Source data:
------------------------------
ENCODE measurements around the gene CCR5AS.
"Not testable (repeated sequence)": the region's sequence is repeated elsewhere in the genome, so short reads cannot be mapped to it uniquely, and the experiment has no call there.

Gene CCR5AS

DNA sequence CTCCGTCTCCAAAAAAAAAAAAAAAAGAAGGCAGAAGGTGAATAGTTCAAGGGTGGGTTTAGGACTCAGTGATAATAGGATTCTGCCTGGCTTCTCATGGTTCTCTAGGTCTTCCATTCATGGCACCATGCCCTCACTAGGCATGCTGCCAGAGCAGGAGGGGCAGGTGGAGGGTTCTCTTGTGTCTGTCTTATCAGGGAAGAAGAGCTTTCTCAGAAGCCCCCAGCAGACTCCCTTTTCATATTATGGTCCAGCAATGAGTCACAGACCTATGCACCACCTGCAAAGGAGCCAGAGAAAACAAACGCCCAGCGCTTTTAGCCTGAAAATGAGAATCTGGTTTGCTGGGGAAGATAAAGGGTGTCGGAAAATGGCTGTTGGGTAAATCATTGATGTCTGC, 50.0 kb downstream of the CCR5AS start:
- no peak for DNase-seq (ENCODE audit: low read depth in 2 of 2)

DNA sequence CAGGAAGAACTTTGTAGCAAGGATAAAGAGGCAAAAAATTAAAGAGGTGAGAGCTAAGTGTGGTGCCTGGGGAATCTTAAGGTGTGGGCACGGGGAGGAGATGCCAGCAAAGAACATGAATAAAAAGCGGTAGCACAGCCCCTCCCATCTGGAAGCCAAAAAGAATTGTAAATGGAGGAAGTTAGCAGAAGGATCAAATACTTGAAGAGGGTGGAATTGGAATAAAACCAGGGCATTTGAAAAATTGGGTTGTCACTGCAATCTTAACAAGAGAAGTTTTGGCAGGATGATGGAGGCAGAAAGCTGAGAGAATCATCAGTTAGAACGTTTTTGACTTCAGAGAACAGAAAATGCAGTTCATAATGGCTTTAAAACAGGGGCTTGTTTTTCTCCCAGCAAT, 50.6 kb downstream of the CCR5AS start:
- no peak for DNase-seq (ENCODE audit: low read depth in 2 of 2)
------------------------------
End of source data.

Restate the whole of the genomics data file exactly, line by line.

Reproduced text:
ENCODE measurements around the gene CCR5AS.
"Not testable (repeated sequence)": the region's sequence is repeated elsewhere in the genome, so short reads cannot be mapped to it uniquely, and the experiment has no call there.

Gene CCR5AS

DNA sequence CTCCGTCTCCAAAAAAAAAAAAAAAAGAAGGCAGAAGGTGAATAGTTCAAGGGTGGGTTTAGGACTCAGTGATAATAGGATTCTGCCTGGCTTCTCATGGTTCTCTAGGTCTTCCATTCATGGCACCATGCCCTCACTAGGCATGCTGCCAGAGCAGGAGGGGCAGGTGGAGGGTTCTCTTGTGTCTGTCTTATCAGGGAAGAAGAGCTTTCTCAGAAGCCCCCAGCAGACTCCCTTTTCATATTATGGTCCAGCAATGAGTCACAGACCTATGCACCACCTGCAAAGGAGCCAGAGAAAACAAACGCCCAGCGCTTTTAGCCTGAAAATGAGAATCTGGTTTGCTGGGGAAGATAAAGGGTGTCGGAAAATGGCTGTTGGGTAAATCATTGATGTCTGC, 50.0 kb downstream of the CCR5AS start:
- no peak for DNase-seq (ENCODE audit: low read depth in 2 of 2)

DNA sequence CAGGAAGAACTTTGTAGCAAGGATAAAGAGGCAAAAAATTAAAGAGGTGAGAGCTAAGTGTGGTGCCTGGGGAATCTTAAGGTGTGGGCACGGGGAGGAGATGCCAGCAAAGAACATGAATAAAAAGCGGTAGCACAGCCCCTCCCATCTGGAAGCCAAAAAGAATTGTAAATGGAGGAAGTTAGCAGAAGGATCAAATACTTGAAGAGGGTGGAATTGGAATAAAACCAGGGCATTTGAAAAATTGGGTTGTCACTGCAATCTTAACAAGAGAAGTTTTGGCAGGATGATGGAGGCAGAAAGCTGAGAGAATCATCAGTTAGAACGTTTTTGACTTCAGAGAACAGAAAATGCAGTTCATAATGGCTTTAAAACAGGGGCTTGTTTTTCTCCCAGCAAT, 50.6 kb downstream of the CCR5AS start:
- no peak for DNase-seq (ENCODE audit: low read depth in 2 of 2)